by Tashun Chism
A newly released study says girls are at the highest risk of becoming overweight between the ages of 9 and 12. Researchers call girls who fall into this cateogory "tweens," and blame several factors for their weight gain.
"I attribute weight gain, in general, to distorted portion sizes. Everyone wants to blame McDonald's, but everywhere you go, there's supersizing," said Memorial Hospital Dietitian Ethel Ballenger.
Experts say one way to help your children get in shape is to allow them to play outdoors and get plenty of physical activity.
"I see girls being less physically active than maybe boys, because boys are encouraged to do more in the sports line a lot of times than girls. So, it may be more related to less physical activity in addition to increased portion sizes," added Ballenger.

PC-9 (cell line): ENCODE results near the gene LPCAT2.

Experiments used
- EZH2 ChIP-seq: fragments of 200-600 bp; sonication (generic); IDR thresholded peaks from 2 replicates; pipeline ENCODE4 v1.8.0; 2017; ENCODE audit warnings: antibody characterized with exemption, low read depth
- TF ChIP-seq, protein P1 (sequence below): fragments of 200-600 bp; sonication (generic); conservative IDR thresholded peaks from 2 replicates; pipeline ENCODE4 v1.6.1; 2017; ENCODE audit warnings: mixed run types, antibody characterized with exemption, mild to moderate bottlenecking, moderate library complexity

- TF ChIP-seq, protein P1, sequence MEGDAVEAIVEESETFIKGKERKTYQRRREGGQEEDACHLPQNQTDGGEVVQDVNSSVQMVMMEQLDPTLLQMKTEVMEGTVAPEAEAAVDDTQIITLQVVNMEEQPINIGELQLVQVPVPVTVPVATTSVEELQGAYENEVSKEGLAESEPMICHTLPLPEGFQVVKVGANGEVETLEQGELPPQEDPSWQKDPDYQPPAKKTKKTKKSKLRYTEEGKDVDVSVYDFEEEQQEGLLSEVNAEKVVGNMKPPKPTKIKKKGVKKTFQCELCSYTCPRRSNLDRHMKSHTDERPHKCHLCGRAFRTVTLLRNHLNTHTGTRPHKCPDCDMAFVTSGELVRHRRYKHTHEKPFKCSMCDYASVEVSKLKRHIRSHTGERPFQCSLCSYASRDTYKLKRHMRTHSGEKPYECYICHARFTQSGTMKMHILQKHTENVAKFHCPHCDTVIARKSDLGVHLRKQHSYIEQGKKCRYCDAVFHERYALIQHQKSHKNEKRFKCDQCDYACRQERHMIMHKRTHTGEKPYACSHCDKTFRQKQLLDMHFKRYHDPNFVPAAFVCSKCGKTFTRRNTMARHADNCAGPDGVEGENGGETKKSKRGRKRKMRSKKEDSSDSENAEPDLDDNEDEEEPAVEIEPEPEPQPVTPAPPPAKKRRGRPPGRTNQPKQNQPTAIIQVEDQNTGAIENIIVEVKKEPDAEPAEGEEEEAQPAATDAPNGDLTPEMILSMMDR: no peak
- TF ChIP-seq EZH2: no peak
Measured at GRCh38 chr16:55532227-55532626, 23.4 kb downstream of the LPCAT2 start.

Experts know poor diet and lack of excercise increase the chance that adolescent girls will become obese adults. This combination can also put them at risk for serious health problems. One of the major health risks that obesity is contributing to is diabetes. There is an increased number of adolsecents who are now developing type II diabetes.
Research shows the pre-teen years are when many children switch from taking their parents' dietary advice to eating more like their friends. Parents can help by setting positive examples for their kids to follow.